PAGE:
258. Is the ELLA alphabet chart good or bad?
It is my understanding that the ELLA alphabet chart shows the letters of the alphabet while students NAME each letter and SOUND each letter in an isolated form or fashion. This type of NAMING and --in an isolated fashion-- SOUNDING each letter is done with little children who, probably, have NEVER heard anyone who speaks English verbalize isolated English sounds. I know of no one who, in their regular life, their regular everyday activities, has the opportunity to verbalize isolated English sounds –only teachers teaching the ELLA alphabet do that once a day in the morning.
Is it good or bad? I would say it is “INDIFERENT.” It is neither good, nor bad; it is neither harmful, nor beneficial; it is neither detrimental, nor advantageous.
It may be fun, it may be a routine with as little meaning for many students as reciting the Pledge of Allegiance when the meanings of the words are not known. It is like singing a song with meaningless words because you do not know what they mean; it is like singing a song in a language you have never heard before.
Now, the key idea here is: Is it effective and efficient for students who speak a language other than English to spend time reciting the ELLA alphabet? IT IS NOT effective or efficient. Children who speak a language other than English do not hear the English sounds in isolated enunciations. They do NOT hear English sounds in complete words either, especially as they begin to learn English.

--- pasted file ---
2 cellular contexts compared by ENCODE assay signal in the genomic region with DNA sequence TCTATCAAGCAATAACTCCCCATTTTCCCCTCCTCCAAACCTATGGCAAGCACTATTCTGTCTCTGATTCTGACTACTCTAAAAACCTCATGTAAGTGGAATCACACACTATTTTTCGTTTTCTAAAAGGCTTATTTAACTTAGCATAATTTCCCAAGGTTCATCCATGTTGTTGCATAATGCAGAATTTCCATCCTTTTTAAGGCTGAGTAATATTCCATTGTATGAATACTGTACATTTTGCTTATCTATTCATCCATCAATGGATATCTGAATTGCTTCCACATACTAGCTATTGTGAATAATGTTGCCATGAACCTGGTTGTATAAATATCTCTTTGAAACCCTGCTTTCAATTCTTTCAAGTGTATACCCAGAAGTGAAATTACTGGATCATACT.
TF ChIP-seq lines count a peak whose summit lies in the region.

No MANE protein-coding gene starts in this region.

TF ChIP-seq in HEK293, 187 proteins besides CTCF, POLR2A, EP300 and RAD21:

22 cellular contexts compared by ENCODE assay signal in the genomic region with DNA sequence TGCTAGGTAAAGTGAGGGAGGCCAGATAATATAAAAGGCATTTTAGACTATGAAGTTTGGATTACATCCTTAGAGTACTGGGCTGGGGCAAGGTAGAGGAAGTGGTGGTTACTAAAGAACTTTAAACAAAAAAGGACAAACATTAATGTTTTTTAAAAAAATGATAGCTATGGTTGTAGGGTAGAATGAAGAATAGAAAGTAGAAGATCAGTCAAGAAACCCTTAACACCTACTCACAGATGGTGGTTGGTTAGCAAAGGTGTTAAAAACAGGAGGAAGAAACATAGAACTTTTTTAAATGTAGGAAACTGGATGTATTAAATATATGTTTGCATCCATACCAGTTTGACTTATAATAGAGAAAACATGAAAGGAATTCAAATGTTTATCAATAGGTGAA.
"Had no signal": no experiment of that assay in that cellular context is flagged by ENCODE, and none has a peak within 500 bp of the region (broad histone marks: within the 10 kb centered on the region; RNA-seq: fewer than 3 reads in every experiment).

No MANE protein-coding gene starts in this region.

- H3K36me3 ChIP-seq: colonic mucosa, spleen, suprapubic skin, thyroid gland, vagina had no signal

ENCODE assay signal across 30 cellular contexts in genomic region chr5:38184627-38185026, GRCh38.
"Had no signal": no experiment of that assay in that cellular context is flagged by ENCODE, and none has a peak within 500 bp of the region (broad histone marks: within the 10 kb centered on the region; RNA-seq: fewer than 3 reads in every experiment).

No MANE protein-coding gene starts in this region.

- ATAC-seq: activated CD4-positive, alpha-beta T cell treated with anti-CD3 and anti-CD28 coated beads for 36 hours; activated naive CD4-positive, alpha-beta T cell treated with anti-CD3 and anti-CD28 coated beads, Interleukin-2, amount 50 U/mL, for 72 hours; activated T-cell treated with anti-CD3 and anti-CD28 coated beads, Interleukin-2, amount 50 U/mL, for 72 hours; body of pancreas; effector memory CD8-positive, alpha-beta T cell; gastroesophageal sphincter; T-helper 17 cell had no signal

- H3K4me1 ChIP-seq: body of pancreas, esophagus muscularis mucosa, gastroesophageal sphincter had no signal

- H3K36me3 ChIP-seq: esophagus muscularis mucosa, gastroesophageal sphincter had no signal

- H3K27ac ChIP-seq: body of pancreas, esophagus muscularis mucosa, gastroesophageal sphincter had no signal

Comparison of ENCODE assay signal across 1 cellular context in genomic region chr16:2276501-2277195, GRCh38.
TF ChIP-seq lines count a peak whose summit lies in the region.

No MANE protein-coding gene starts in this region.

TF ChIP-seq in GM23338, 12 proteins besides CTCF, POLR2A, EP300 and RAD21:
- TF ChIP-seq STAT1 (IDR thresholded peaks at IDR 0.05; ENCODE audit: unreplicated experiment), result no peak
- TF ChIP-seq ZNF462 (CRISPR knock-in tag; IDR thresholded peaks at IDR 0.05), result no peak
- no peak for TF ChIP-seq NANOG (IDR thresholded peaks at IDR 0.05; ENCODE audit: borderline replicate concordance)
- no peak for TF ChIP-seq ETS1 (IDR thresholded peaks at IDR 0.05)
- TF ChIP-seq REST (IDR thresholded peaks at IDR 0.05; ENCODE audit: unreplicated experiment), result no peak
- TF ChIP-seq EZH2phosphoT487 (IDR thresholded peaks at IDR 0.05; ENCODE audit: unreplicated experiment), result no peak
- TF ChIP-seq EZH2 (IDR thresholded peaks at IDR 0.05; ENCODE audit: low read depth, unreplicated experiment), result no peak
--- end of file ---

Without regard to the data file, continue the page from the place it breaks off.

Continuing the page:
I see no problem learning the NAMES of the letters. We ALL have names, objects have names, and different types of animals have different names. Letters have names. To say that letters have names and we need to learn to name them is effective and efficient. To say anything else is ineffective and inefficient. Other activities could be substituted for the uttering of isolated sounds in English.
For more in-depth information, classroom demonstrations, and "coaching" of new and/or experienced teachers, Dr. CARMEN SANCHEZ SADEK offers:
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2. Cross Cultural Diversity - Multicultural Strategies
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5. Cognitive - Academic Language and Vocabulary Development
6. Oral Language / Literacy Skills / Higher Order Thinking Skills
7. 50/50 Dual Language Programs: design, planning and implementation
8. The Structure of English / The Structure of Spanish
9. Transition: Introduction to English Reading
Web Site Programs for Teachers: Numbers 1, 5, 7, 8, and 9.
Web Site Programs for Paraprofessionals: Number 3.
Web Site Programs for New Teachers:
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Identifying / Responding to Students' Language Needs
Phonemic Awareness: Teaching English phonics to L.E.P. students
Relationship Between Reading, Writing and Spelling
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